The crop markets set back from Thursday's gains overnight. There was little fresh news and weather forecasts had not changed substantially. The idea that the forthcoming corn crop will likely be extremely large despite short-term weather events probably discouraged some, whereas technicians seemed to react to the September contract's failure to top its 20-day moving average. September corn sank 4.75 cents to $4.7675/bushel early Friday morning, while December dipped 4.5 cents to $4.6775.
The soy complex also turned downward Friday morning. The forthcoming soybean crop remains vulnerable to damage from heat and dryness later this month, but that fact apparently did little to prevent the overnight slide. The losses seemed rather egregious when viewed in light of fresh palm oil gains and the support they provided for oil values. As with corn, failure at technical resistance seemingly prompted the selling. September soybeans slipped 0.25 cent to $12.88/bushel just after dawn Friday, while November beans fell 5.75 to $12.5975. September soyoil slid 0.01 cents to 43.11 cents/pound, and September soymeal skidded $0.9 to $408.9/ton.
The wheat markets followed corn and beans again in overnight action. As in the corn and bean pits, there seemed to be little news pertinent to the U.S. wheat situation Thursday night, so it wasn't terribly surprising to see golden grain values sink as well. Short-term chart resistance also seemed to be a factor. September CBOT wheat inched 2.0 cents lower to $6.355/bushel in early Friday trading, while September KCBT wheat declined 3.0 cents to $7.00, and September MGE futures lost 1.25 cents to $7.3825.
Cattle futures posted moderate gains Thursday night. Bulls are probably more confident about the outcome of this week's cash trading at this point, especially after the Thursday afternoon wholesale report built upon the surge posted Wednesday. October cattle futures rose 0.2 cents to 128.30 cents/pound early Friday morning, while December gained 0.15 cents to 130.02. September feeder cattle bounced 0.32 cents to 157.40 cents/pound, but November sagged 0.07 cents to 159.95.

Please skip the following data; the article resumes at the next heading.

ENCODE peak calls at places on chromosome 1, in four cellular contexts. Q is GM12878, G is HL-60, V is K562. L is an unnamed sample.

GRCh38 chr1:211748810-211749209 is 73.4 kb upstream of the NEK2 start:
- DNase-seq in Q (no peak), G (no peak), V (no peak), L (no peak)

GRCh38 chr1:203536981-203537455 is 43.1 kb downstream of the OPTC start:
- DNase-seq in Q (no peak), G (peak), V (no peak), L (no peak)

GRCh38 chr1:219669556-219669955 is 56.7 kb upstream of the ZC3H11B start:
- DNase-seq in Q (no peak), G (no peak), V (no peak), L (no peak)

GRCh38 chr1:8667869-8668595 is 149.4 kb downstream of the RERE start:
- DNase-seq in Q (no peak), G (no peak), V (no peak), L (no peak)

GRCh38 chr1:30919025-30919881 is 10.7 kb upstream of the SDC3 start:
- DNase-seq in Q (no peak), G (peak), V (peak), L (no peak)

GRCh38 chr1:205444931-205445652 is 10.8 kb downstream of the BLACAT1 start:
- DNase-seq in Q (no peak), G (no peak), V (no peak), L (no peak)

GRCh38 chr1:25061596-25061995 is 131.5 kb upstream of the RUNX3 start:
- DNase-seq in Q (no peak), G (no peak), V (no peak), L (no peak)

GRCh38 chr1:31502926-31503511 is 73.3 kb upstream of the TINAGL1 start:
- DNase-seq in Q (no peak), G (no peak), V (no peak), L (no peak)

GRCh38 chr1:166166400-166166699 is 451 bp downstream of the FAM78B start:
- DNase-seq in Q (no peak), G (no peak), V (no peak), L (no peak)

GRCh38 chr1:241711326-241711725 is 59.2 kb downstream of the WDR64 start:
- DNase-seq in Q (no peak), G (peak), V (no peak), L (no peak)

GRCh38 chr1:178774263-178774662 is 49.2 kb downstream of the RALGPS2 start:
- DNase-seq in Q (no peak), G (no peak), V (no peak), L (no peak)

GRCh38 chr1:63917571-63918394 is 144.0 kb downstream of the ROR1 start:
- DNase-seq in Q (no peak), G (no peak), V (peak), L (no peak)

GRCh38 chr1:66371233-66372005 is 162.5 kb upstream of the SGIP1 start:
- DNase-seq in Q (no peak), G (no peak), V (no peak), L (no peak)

Lean hog futures were narrowly mixed in overnight action. Hog traders are very likely uncertain about their positions after Thursday's wholesale action. That is, pork belly prices dove Thursday morning, which probably sparked the CME swine decline. The bacon price drop was reversed later in the day, but bulls have to worry that the morning break was a sign of things to come. October hog futures edged up 0.07 cents to 87.37 cents/pound as trading accelerated early Friday, while December was steady at 84.02.
The cotton market seemingly resumed its recent rally Friday morning. As with the grains, there was no particularly fresh news, although bulls may be responding to forecasts for another big round of rains over sodden fields in the Southeast. Prospects for an equity bounce may also have encouraged buying. December cotton futures surged 0.71 cents to 92.50 just after sunrise Friday, while March climbed 0.82 cents to 89.78.